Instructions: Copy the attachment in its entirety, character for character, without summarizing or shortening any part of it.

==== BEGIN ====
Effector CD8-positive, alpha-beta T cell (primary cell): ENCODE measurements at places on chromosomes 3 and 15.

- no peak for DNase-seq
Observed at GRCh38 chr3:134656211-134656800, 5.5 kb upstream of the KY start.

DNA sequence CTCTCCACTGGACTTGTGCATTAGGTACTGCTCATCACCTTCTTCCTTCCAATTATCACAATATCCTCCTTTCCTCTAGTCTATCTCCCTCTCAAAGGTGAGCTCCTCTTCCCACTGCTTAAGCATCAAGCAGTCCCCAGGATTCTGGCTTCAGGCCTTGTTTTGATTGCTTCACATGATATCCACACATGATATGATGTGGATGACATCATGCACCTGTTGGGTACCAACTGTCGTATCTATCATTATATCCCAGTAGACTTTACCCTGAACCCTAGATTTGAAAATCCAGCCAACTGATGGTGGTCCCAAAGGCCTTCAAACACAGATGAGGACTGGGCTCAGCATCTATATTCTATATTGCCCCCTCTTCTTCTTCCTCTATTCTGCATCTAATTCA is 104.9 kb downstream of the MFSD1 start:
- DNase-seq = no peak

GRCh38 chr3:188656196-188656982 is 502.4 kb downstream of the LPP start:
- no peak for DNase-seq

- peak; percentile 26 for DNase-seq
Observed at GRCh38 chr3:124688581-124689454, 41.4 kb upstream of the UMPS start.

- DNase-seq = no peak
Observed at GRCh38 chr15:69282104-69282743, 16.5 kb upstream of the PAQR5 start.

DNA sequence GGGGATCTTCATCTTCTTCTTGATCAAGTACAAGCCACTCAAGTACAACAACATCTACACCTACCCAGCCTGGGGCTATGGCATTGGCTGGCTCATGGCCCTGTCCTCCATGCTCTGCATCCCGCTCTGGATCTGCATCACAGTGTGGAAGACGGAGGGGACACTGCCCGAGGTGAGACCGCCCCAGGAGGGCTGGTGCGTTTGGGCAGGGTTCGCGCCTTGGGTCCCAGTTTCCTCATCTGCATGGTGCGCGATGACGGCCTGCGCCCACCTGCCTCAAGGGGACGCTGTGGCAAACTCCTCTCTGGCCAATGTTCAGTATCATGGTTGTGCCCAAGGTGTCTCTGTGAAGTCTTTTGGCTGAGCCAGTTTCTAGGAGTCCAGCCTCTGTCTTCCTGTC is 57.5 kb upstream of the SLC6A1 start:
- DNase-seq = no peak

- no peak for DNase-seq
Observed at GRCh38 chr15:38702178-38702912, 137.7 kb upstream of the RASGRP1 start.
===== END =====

Effector CD8-positive, alpha-beta T cell (primary cell): ENCODE measurements at places on chromosomes 3 and 15.

- no peak for DNase-seq
Observed at GRCh38 chr3:134656211-134656800, 5.5 kb upstream of the KY start.

DNA sequence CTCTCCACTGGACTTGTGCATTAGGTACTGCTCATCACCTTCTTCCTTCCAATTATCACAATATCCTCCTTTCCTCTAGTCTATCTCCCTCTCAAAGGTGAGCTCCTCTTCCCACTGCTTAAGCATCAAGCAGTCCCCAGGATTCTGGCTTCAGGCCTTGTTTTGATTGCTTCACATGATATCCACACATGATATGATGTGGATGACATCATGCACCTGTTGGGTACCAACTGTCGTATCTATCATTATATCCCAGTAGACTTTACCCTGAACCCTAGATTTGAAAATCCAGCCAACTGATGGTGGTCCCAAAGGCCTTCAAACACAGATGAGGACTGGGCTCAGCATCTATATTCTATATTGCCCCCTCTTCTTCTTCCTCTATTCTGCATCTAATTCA is 104.9 kb downstream of the MFSD1 start:
- DNase-seq = no peak

GRCh38 chr3:188656196-188656982 is 502.4 kb downstream of the LPP start:
- no peak for DNase-seq

- peak; percentile 26 for DNase-seq
Observed at GRCh38 chr3:124688581-124689454, 41.4 kb upstream of the UMPS start.

- DNase-seq = no peak
Observed at GRCh38 chr15:69282104-69282743, 16.5 kb upstream of the PAQR5 start.

DNA sequence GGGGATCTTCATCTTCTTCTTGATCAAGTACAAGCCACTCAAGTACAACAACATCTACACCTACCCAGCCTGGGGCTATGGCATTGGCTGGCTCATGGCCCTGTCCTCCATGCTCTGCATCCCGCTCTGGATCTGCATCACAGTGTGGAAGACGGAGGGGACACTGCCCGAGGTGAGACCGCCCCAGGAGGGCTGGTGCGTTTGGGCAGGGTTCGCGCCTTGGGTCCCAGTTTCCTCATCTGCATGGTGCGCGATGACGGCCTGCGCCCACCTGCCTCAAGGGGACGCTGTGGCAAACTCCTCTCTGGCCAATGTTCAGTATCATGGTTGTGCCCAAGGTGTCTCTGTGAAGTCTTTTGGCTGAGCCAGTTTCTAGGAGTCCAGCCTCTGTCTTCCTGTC is 57.5 kb upstream of the SLC6A1 start:
- DNase-seq = no peak

- no peak for DNase-seq
Observed at GRCh38 chr15:38702178-38702912, 137.7 kb upstream of the RASGRP1 start.